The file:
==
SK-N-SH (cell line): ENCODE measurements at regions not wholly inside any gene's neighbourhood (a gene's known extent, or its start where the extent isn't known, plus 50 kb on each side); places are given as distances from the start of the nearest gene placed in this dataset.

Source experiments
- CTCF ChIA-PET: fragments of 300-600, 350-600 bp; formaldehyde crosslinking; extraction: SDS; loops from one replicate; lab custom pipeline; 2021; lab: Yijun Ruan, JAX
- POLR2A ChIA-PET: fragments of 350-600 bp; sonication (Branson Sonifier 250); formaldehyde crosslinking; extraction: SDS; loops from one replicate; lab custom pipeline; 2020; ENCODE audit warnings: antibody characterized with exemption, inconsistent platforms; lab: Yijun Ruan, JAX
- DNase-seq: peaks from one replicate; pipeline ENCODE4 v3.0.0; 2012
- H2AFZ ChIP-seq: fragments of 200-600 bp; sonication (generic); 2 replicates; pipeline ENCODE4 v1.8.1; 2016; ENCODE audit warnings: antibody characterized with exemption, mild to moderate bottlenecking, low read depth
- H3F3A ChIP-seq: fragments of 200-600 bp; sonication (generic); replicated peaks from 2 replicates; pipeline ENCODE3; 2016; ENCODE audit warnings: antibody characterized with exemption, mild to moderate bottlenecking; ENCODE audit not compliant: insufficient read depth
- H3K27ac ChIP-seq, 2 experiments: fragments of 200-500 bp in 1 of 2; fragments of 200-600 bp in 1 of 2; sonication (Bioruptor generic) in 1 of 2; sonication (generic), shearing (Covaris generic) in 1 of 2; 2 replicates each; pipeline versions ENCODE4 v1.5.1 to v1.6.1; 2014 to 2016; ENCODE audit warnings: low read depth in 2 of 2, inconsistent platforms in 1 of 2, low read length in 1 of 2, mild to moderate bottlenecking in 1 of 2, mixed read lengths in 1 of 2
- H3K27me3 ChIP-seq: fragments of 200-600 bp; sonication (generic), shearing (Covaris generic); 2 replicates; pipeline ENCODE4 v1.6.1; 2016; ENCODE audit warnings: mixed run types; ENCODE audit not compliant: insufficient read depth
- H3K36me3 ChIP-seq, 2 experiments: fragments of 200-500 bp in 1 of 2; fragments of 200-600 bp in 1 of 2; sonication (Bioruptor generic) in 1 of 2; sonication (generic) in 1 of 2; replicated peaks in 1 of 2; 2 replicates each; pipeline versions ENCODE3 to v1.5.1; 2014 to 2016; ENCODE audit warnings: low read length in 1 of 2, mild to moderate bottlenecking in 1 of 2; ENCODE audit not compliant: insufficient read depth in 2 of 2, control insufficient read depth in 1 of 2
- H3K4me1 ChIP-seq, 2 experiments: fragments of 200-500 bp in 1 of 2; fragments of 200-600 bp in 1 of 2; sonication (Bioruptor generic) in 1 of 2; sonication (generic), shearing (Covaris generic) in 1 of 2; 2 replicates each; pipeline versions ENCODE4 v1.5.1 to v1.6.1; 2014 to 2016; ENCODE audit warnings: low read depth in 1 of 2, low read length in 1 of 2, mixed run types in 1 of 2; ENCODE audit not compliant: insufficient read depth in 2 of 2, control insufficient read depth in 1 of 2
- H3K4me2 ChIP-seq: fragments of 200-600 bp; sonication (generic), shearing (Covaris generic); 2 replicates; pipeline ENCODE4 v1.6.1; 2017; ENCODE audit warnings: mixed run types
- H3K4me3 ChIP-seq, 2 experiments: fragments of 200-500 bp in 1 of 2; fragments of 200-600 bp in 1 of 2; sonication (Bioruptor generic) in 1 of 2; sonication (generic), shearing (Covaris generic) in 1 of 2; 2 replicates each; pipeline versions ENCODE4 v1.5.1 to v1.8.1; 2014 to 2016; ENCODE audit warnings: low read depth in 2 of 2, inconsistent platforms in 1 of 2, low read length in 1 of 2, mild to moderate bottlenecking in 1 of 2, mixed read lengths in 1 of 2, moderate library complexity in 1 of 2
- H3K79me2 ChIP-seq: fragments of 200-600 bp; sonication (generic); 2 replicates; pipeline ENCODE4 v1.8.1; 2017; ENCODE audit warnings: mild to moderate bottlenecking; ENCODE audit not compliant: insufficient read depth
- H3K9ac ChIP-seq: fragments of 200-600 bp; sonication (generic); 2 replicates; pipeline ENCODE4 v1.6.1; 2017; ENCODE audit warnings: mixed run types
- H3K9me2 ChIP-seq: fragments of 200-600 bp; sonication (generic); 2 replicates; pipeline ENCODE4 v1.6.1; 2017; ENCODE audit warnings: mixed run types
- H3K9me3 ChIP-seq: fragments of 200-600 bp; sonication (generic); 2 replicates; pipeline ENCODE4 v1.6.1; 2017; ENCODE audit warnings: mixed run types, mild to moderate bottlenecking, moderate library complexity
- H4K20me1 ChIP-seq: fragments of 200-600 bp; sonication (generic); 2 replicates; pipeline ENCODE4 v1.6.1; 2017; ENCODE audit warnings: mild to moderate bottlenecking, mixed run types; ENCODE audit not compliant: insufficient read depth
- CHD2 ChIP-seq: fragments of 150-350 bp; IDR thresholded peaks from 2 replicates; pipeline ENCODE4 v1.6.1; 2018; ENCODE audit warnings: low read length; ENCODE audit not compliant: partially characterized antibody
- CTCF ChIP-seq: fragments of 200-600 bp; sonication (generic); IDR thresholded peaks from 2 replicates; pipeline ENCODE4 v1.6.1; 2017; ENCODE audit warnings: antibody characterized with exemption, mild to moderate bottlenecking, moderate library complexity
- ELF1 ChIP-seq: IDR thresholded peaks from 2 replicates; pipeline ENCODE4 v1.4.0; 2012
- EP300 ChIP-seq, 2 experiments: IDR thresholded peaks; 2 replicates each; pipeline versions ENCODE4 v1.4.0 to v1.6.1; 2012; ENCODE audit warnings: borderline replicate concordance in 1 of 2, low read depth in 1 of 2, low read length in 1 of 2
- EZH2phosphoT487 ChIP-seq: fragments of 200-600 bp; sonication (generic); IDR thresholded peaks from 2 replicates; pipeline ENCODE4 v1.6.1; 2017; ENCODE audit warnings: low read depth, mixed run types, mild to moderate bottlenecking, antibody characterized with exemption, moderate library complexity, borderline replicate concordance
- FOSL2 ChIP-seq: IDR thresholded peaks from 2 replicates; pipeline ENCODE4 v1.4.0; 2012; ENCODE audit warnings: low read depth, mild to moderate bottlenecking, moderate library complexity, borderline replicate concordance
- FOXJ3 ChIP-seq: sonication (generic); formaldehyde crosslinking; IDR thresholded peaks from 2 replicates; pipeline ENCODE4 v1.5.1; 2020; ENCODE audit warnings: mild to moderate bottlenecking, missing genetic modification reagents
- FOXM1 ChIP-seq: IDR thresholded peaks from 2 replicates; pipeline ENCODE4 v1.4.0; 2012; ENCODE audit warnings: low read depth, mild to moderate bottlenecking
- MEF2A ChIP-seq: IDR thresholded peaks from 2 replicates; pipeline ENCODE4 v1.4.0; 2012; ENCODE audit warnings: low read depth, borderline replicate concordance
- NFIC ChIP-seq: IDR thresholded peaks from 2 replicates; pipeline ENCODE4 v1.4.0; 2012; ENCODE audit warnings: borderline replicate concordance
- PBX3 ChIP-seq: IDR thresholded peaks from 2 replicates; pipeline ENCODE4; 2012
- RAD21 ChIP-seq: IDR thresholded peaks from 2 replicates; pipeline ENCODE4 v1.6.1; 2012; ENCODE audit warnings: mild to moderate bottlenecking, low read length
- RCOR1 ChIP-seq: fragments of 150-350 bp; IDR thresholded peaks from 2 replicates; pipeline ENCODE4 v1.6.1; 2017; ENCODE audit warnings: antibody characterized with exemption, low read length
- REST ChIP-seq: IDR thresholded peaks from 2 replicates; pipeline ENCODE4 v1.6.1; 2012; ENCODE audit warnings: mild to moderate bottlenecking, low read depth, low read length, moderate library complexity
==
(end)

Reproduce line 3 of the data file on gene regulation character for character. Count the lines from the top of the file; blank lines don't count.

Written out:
- CTCF ChIA-PET: fragments of 300-600, 350-600 bp; formaldehyde crosslinking; extraction: SDS; loops from one replicate; lab custom pipeline; 2021; lab: Yijun Ruan, JAX